Spending cuts mean high unemployment is here to stay
Today, as has been widely reported, we have published new analysis that looks at private sector jobs growth over the past decade (from the pre-recession peak in each region) and the future likely outlook for the jobs recovery. The findings are grim. Even if the next decade sees private sector jobs grow at a faster rate than they did before the recession, it will take over a decade for the jobs lost during the recession, and the public sector job losses that are to come, to be replaced.
The impacts of cuts vary significantly among regions – in general, even during the boom years regions in the North saw far less private sector jobs growth than those in the South and have also been more dependent on the public sector for jobs creation. This means that unless there is a considerable change in the rate at which the private sector creates work, it could take these regions over 20 years just to get back to pre-recession employment levels.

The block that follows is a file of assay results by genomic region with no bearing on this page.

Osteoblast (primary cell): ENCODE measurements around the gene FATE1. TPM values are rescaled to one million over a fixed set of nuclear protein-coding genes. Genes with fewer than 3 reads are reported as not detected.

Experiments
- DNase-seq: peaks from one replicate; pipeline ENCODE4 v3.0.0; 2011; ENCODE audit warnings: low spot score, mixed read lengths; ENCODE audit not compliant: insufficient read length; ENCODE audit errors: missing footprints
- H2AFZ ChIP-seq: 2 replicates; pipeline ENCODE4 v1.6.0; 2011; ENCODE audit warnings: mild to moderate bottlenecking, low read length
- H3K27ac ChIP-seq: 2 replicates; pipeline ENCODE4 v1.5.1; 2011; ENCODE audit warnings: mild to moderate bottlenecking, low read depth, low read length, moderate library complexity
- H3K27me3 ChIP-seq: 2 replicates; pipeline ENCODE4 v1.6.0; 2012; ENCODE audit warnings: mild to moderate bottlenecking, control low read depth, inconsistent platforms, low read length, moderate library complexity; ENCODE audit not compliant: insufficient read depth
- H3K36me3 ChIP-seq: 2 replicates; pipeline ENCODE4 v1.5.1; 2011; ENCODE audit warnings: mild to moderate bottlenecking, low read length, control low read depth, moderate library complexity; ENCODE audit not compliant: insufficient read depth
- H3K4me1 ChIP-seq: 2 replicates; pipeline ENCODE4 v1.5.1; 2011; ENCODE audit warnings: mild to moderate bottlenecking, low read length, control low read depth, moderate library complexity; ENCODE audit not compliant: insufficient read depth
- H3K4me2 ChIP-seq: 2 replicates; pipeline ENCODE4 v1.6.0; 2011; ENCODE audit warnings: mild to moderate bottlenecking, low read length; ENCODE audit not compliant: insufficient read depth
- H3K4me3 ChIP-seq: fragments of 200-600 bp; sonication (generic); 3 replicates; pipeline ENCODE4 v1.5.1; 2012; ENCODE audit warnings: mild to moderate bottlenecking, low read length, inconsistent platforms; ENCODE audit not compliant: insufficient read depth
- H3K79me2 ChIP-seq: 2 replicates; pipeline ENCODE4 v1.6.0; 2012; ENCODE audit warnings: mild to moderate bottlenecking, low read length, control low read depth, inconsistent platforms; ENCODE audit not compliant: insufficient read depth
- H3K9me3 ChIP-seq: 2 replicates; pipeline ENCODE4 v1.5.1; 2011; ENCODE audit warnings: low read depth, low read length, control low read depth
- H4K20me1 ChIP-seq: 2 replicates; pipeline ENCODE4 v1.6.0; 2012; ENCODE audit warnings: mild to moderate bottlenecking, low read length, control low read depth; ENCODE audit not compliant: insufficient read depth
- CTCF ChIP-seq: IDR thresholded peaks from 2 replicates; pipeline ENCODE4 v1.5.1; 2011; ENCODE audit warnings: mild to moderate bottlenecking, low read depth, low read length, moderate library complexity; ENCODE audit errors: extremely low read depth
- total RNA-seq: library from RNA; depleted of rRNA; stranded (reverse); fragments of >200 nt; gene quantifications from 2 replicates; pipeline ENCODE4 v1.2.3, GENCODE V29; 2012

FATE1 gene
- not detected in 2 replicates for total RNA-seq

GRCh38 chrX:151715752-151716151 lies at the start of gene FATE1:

The Coalition is keen to talk of ‘re-balancing‘ the economy. But we have yet to see much evidence of what this means in practice. A three year national insurance holiday for business start-ups taking on staff (it would be interesting to know how many start-ups generally take on new employees during their early years of trading – I would suspect the numbers are low) and a £1 billion growth fund split across the UK are not going to cut it: even during the last decade of sustained public investment and strong economic growth private sector jobs in many Northern regions only grew slowly, if at all.
The reality is that cuts of the scale and speed the Coalition are proposing will hit the private sector as much as the public sector, will reduce local demand as well as direct private sector investment, will mean unemployment is likely to rise in the immediate term (as the OBR have forecast) and that unemployment levels are likely to stay high for some time. After the 1980s and 1990s recessions public sector jobs growth was a strong driver of the recovery – this time around we still don’t know where the jobs are going to come from, but we do know there will be less of them.